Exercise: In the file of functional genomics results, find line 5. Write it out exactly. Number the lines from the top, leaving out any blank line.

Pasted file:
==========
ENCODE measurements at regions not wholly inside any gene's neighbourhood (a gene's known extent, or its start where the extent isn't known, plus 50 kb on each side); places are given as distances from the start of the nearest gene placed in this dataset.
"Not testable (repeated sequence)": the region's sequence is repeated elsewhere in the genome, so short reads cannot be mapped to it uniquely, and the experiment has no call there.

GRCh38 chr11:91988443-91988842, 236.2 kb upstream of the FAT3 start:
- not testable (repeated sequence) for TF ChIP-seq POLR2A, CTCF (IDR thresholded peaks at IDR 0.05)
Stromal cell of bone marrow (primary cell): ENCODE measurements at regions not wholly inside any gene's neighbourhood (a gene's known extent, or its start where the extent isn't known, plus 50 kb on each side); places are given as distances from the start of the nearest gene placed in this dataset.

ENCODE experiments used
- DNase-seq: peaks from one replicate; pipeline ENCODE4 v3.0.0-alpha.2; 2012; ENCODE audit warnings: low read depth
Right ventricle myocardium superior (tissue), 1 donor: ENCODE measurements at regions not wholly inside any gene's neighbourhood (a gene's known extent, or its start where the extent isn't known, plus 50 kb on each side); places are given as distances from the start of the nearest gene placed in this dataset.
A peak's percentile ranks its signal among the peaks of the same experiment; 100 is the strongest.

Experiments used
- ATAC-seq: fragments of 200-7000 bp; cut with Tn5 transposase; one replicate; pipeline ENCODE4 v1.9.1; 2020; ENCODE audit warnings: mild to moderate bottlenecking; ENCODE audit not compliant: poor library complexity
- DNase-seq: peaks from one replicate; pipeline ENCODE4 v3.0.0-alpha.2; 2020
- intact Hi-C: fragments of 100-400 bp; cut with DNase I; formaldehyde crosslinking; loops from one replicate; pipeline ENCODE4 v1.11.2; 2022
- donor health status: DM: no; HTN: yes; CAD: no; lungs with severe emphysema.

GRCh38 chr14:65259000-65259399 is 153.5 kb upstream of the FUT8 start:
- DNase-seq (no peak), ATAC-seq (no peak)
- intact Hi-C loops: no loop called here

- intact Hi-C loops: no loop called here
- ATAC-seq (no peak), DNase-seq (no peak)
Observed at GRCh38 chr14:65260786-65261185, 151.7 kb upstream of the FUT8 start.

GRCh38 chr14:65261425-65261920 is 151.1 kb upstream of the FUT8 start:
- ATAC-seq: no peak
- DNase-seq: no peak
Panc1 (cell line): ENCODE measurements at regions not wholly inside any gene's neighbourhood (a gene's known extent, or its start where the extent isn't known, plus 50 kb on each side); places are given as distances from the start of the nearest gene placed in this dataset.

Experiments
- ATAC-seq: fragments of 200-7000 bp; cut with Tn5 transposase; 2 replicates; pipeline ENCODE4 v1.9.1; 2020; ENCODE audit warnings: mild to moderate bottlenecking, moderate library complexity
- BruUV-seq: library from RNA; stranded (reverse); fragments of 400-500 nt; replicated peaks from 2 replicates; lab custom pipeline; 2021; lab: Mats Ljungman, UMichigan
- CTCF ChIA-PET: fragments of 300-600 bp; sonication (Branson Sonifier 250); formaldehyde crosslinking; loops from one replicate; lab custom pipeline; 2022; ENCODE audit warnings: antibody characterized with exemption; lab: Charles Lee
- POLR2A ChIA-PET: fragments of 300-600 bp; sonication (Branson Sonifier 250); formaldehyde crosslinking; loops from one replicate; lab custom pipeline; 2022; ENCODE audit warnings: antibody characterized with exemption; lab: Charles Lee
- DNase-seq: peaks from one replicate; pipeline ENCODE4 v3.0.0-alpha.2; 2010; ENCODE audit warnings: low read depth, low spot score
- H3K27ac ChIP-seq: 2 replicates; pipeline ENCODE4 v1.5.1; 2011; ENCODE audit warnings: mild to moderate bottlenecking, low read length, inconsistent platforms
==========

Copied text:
Stromal cell of bone marrow (primary cell): ENCODE measurements at regions not wholly inside any gene's neighbourhood (a gene's known extent, or its start where the extent isn't known, plus 50 kb on each side); places are given as distances from the start of the nearest gene placed in this dataset.